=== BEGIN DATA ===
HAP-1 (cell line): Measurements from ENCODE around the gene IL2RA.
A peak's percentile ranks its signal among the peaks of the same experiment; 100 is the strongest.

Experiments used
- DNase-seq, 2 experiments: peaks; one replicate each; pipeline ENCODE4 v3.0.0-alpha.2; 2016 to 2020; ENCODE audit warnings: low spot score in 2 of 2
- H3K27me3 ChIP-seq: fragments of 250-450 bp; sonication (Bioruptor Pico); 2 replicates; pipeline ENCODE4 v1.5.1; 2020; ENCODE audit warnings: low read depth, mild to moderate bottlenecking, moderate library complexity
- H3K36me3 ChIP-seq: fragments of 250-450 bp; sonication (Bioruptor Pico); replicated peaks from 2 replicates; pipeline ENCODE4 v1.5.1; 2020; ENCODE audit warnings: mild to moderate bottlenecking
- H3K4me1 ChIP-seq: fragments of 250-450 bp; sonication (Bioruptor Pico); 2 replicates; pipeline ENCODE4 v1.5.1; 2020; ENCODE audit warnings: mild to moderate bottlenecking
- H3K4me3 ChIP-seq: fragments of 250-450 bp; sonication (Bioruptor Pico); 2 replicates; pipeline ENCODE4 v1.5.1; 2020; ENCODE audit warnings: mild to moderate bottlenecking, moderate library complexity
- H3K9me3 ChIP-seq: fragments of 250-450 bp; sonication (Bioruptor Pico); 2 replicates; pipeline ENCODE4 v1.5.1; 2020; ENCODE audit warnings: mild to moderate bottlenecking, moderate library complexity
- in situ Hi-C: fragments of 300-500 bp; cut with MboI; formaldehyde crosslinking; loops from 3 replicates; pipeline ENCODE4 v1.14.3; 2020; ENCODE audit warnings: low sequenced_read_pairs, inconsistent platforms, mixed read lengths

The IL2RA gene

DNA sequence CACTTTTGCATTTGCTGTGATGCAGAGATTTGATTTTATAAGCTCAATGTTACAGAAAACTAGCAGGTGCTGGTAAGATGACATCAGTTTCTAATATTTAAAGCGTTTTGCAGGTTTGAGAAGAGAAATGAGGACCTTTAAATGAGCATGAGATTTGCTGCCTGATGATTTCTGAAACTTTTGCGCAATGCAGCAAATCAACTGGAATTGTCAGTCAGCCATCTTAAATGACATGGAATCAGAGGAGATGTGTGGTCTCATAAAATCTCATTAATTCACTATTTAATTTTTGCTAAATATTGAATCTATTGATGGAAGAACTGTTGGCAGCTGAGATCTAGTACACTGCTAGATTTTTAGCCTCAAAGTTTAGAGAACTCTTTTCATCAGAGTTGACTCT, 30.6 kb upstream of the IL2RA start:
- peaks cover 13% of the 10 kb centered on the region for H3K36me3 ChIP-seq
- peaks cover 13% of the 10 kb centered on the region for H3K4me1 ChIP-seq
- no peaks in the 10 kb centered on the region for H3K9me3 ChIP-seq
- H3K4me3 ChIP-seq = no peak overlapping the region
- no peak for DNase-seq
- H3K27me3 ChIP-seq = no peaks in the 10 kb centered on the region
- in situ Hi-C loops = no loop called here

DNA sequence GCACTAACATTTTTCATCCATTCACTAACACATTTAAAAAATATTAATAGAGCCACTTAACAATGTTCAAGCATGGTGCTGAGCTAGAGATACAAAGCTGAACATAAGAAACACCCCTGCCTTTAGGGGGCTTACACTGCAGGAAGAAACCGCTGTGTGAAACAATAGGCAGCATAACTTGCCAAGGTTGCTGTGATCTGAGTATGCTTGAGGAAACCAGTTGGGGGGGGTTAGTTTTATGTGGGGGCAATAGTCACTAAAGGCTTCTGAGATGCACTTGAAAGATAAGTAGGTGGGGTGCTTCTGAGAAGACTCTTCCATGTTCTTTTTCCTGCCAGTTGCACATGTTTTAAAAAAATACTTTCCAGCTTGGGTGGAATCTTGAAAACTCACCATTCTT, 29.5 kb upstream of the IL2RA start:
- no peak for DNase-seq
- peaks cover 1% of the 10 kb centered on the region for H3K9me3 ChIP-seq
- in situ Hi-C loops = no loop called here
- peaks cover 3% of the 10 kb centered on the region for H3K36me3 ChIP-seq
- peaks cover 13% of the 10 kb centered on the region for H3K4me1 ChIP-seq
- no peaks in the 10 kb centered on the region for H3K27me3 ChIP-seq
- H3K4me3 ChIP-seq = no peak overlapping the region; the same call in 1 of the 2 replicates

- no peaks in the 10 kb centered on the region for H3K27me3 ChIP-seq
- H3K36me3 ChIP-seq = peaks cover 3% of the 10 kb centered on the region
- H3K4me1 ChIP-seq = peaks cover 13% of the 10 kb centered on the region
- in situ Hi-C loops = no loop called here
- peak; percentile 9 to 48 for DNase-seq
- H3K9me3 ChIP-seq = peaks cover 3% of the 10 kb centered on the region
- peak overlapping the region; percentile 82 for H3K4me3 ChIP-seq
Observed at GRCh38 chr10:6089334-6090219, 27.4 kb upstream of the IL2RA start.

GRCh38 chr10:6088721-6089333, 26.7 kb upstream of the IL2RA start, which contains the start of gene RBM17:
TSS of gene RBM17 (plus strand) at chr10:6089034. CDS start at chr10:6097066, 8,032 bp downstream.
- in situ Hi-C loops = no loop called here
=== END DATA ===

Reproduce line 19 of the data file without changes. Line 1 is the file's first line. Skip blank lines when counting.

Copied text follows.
- in situ Hi-C loops = no loop called here